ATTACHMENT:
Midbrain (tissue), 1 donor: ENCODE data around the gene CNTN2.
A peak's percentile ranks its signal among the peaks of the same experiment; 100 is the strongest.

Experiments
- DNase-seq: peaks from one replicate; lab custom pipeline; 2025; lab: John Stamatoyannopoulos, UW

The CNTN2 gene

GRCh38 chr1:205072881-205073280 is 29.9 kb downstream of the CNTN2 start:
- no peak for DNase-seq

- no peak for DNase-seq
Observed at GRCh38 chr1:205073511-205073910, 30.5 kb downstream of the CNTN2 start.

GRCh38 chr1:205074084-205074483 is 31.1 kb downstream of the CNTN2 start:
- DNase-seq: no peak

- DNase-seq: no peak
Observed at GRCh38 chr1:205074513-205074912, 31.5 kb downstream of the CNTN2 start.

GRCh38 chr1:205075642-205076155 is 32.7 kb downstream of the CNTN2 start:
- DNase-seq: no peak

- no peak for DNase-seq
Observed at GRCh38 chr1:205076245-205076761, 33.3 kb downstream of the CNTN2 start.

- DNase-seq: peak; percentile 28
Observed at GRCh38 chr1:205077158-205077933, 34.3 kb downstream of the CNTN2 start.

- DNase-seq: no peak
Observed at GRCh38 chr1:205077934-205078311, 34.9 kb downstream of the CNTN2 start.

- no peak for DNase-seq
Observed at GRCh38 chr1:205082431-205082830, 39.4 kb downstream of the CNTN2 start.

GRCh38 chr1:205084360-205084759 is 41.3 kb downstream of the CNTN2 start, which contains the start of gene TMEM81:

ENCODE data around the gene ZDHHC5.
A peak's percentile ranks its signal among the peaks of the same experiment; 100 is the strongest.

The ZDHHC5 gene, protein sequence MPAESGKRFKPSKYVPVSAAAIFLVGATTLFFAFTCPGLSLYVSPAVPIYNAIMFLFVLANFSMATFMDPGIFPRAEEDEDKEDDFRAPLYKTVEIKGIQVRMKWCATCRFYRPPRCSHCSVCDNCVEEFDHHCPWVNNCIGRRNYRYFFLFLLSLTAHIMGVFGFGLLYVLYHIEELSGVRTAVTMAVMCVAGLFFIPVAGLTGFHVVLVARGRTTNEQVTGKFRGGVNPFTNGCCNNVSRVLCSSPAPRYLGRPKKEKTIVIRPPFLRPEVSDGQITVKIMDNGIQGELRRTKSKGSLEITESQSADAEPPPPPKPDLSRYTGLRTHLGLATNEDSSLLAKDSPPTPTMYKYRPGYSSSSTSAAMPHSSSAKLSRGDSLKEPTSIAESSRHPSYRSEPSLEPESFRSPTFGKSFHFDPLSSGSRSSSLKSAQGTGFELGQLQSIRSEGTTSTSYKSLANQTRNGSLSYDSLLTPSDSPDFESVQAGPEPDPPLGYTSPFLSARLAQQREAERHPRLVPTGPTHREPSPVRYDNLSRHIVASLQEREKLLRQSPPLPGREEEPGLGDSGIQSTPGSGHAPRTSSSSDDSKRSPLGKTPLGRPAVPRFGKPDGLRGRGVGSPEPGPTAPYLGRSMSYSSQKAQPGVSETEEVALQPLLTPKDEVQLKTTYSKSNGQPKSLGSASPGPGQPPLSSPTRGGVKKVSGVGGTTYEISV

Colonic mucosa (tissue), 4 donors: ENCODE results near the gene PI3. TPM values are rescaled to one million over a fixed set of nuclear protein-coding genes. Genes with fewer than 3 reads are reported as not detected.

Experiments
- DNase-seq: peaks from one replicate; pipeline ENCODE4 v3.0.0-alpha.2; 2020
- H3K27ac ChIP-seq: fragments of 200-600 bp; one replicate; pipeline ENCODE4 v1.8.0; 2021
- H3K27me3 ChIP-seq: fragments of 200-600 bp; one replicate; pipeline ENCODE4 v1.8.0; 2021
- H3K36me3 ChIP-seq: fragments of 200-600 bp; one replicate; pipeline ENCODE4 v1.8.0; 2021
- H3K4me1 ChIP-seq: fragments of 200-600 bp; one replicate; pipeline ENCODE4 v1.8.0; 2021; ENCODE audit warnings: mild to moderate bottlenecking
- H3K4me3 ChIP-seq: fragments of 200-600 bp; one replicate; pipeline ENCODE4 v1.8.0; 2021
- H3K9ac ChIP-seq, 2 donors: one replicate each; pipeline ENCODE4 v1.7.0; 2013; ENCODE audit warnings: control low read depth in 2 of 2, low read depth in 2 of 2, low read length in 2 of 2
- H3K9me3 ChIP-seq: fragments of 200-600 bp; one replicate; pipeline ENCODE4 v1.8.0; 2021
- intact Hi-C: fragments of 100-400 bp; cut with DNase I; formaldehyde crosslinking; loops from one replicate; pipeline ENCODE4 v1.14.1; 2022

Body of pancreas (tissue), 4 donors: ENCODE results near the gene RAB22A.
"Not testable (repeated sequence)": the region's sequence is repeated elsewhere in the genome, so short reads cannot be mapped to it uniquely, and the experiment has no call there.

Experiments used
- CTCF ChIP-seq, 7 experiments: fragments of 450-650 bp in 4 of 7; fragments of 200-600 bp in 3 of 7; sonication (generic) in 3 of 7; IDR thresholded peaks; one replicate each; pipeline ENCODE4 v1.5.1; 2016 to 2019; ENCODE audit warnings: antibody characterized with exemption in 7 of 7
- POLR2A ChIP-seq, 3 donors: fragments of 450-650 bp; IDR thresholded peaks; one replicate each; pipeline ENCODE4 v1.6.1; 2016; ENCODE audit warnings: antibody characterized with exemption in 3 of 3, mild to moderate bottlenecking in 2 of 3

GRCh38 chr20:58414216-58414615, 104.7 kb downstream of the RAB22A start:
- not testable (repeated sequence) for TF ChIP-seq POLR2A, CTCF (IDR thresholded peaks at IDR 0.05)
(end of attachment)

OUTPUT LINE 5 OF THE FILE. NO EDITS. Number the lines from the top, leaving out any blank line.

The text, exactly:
The CNTN2 gene